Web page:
“In this middle stage, if no presidential candidate has won more than 50 per cent in the first round, then the leading candidate, but no other candidate, could propose a coalition with a losing candidate of their choice, with the only requirement being that, ‘the combined votes of that presidential candidate and the preferred presidential candidate forming the coalition government meet the threshold of more than 50 per cent of the valid votes cast.’ It retains the existing constitutional provision on the run-off, but only if the presidential candidate with the highest number of votes fails to form a coalition government within the specified time period. This suggests Lungu is anticipating another close election where he may emerge with more votes than his rivals, but fall short of the required 50 per cent + 1 vote threshold. In this instance, just an extra two per cent or three per cent may be needed to form a winning majority. This will probably come from smaller, Lungu-friendly parties that are in opposition in name only. Their votes total may be tiny, but this amendment could turn them into kingmakers. The much-criticised Bill requires the support of two-thirds of the MPs to pass. If all MPs from the main opposition United Party for National Development (UPND) manage to remain resilient to bribery, the Bill won’t be passed.”
Dr Sishuwa also charged that the other mechanism in which President Lungu was devising to rig elections was to compel the ECZ to discard the old voters’ register and call for fresh registration.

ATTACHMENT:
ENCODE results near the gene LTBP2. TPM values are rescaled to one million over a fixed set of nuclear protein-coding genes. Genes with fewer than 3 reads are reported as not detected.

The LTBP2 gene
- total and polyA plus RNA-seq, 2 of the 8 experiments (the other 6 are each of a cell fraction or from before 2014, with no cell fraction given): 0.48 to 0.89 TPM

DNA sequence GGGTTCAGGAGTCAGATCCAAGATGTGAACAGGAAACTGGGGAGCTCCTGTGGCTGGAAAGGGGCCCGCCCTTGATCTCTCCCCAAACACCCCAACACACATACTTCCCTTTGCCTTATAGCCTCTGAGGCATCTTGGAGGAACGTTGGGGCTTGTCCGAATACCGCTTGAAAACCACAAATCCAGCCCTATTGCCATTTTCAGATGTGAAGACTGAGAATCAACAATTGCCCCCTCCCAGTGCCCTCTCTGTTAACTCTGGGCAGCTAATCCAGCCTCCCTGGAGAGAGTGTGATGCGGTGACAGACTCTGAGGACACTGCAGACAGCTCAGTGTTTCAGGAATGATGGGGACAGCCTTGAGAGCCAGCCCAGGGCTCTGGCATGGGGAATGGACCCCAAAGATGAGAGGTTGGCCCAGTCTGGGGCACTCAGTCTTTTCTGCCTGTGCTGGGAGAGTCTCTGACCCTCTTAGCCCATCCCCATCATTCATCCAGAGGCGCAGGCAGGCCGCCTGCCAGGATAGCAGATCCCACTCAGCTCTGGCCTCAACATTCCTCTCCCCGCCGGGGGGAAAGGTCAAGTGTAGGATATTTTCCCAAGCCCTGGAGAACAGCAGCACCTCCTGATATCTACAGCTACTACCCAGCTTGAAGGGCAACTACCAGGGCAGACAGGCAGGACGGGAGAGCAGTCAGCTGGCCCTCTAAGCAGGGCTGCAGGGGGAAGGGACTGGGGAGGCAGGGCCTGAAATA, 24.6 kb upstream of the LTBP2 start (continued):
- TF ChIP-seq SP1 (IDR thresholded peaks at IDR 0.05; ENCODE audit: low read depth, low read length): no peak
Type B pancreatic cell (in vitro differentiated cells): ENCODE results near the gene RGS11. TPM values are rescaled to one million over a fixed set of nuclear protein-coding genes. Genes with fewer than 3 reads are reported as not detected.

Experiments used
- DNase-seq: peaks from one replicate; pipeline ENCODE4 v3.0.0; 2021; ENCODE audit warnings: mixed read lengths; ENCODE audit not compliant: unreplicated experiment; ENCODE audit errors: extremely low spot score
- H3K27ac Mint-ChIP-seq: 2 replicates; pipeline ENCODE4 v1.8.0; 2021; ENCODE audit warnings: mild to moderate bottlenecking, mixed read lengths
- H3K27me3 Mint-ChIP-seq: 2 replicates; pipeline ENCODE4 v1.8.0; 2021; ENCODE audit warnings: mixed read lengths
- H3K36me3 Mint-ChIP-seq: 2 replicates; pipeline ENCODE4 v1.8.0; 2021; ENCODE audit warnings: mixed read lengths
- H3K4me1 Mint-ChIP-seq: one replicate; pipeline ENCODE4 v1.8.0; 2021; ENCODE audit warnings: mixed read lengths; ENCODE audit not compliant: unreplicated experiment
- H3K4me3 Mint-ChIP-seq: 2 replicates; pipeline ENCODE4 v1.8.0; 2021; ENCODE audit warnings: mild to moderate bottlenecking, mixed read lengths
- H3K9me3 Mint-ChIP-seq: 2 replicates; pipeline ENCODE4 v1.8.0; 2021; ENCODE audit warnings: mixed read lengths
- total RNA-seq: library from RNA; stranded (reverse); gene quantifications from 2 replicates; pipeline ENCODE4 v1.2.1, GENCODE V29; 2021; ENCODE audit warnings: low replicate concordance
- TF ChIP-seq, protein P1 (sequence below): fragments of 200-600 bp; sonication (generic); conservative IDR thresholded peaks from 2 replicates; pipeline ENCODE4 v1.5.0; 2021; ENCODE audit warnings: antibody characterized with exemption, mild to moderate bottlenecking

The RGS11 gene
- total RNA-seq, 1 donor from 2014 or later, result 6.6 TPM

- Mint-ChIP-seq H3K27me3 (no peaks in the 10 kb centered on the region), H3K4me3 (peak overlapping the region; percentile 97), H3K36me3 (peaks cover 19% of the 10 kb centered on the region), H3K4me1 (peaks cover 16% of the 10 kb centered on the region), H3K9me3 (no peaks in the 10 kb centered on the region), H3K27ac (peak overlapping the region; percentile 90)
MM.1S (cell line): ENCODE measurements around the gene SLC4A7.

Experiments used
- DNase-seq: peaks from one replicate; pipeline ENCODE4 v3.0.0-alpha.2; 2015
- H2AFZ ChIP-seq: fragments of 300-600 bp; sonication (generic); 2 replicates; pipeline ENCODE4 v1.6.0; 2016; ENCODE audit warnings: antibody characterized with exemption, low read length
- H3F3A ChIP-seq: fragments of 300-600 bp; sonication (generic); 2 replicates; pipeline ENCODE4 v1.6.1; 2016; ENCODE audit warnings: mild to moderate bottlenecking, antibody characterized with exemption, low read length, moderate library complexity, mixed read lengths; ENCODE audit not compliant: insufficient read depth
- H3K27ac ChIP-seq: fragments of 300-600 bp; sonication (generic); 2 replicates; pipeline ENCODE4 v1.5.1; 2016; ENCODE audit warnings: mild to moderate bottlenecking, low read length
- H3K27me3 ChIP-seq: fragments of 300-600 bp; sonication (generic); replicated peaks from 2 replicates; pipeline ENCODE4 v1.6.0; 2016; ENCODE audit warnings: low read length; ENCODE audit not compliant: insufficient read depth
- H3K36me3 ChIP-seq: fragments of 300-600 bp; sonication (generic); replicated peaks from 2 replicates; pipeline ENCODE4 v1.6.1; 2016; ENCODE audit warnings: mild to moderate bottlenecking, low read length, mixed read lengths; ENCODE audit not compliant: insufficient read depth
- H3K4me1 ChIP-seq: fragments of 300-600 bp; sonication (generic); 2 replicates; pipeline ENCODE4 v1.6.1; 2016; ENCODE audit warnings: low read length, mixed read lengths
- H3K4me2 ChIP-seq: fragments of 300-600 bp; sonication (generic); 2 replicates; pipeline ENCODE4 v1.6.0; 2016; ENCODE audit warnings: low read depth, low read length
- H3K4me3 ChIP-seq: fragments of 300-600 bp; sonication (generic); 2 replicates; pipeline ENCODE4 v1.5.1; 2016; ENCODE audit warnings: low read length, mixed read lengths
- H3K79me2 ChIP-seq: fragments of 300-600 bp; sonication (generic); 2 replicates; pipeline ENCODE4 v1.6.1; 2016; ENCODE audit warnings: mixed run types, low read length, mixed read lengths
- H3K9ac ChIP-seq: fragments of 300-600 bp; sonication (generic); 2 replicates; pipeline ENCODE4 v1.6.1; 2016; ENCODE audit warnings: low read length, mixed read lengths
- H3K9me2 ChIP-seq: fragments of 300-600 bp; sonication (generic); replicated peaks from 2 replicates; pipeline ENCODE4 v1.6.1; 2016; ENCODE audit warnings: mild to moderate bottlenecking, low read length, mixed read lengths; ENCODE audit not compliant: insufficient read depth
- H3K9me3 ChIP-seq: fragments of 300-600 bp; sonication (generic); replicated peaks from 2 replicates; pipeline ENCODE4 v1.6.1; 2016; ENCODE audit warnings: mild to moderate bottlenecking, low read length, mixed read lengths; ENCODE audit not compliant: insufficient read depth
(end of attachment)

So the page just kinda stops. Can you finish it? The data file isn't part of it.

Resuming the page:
“The second way Lungu is rigging the election is by abolishing the current voters’ register, numbering six million electors, and creating a new one favourable to his prospects. Senior figures in the PF said Lungu is afraid he will lose the 2021 poll if the voters’ roll used in the last general election is not discarded. His fears are not unfounded. He was first elected in the 2015 presidential by-election that followed Michael Sata’s untimely death in office. He was re-elected in the disputed 2016 polls, narrowly defeating Hakainde Hichilema, leader of the UPND, who polled 47.6 per cent of the total presidential votes cast. Lungu knows he is in trouble because ECZ data shows that voter turnout was, on average, higher in the regions won by his rival compared with those that voted for him,” charged Dr Sishuwa.